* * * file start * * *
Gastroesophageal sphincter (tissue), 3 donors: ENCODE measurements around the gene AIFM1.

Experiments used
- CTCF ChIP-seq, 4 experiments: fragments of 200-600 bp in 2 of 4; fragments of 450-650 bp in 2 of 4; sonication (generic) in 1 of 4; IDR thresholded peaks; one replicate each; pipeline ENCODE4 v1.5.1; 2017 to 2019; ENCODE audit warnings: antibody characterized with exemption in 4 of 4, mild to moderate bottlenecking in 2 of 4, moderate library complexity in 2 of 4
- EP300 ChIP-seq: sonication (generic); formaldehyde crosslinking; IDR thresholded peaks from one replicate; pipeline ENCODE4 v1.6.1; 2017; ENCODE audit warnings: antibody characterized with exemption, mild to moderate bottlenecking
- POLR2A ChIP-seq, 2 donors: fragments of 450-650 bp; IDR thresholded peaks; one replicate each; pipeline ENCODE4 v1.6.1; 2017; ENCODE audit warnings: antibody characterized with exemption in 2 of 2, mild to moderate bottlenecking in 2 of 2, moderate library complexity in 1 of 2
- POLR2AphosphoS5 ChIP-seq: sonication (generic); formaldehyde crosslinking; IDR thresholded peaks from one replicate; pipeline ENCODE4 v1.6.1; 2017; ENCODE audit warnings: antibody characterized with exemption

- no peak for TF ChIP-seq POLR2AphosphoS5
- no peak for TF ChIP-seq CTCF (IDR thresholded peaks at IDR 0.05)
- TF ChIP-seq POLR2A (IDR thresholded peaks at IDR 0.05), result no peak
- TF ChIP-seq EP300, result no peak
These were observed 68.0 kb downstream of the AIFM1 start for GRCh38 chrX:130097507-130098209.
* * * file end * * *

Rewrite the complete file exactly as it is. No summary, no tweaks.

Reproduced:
Gastroesophageal sphincter (tissue), 3 donors: ENCODE measurements around the gene AIFM1.

Experiments used
- CTCF ChIP-seq, 4 experiments: fragments of 200-600 bp in 2 of 4; fragments of 450-650 bp in 2 of 4; sonication (generic) in 1 of 4; IDR thresholded peaks; one replicate each; pipeline ENCODE4 v1.5.1; 2017 to 2019; ENCODE audit warnings: antibody characterized with exemption in 4 of 4, mild to moderate bottlenecking in 2 of 4, moderate library complexity in 2 of 4
- EP300 ChIP-seq: sonication (generic); formaldehyde crosslinking; IDR thresholded peaks from one replicate; pipeline ENCODE4 v1.6.1; 2017; ENCODE audit warnings: antibody characterized with exemption, mild to moderate bottlenecking
- POLR2A ChIP-seq, 2 donors: fragments of 450-650 bp; IDR thresholded peaks; one replicate each; pipeline ENCODE4 v1.6.1; 2017; ENCODE audit warnings: antibody characterized with exemption in 2 of 2, mild to moderate bottlenecking in 2 of 2, moderate library complexity in 1 of 2
- POLR2AphosphoS5 ChIP-seq: sonication (generic); formaldehyde crosslinking; IDR thresholded peaks from one replicate; pipeline ENCODE4 v1.6.1; 2017; ENCODE audit warnings: antibody characterized with exemption

- no peak for TF ChIP-seq POLR2AphosphoS5
- no peak for TF ChIP-seq CTCF (IDR thresholded peaks at IDR 0.05)
- TF ChIP-seq POLR2A (IDR thresholded peaks at IDR 0.05), result no peak
- TF ChIP-seq EP300, result no peak
These were observed 68.0 kb downstream of the AIFM1 start for GRCh38 chrX:130097507-130098209.